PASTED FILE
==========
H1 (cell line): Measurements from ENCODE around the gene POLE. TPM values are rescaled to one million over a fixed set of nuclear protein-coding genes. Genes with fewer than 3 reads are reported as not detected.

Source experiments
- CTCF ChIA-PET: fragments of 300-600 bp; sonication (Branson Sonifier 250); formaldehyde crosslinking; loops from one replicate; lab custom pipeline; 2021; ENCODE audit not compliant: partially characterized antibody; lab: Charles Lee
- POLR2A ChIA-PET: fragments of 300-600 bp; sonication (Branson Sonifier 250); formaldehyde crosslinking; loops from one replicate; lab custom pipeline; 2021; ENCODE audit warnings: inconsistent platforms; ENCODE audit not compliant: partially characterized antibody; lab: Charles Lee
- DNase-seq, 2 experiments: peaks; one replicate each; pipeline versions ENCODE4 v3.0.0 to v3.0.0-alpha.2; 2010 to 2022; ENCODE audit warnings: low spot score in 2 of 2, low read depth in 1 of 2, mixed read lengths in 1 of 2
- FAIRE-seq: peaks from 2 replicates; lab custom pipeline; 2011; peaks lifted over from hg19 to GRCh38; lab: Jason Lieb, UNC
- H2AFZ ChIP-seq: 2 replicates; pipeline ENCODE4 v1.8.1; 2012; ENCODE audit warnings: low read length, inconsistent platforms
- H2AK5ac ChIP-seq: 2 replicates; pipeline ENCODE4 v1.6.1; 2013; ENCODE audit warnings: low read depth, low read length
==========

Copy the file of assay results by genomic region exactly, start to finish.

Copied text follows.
H1 (cell line): Measurements from ENCODE around the gene POLE. TPM values are rescaled to one million over a fixed set of nuclear protein-coding genes. Genes with fewer than 3 reads are reported as not detected.

Source experiments
- CTCF ChIA-PET: fragments of 300-600 bp; sonication (Branson Sonifier 250); formaldehyde crosslinking; loops from one replicate; lab custom pipeline; 2021; ENCODE audit not compliant: partially characterized antibody; lab: Charles Lee
- POLR2A ChIA-PET: fragments of 300-600 bp; sonication (Branson Sonifier 250); formaldehyde crosslinking; loops from one replicate; lab custom pipeline; 2021; ENCODE audit warnings: inconsistent platforms; ENCODE audit not compliant: partially characterized antibody; lab: Charles Lee
- DNase-seq, 2 experiments: peaks; one replicate each; pipeline versions ENCODE4 v3.0.0 to v3.0.0-alpha.2; 2010 to 2022; ENCODE audit warnings: low spot score in 2 of 2, low read depth in 1 of 2, mixed read lengths in 1 of 2
- FAIRE-seq: peaks from 2 replicates; lab custom pipeline; 2011; peaks lifted over from hg19 to GRCh38; lab: Jason Lieb, UNC
- H2AFZ ChIP-seq: 2 replicates; pipeline ENCODE4 v1.8.1; 2012; ENCODE audit warnings: low read length, inconsistent platforms
- H2AK5ac ChIP-seq: 2 replicates; pipeline ENCODE4 v1.6.1; 2013; ENCODE audit warnings: low read depth, low read length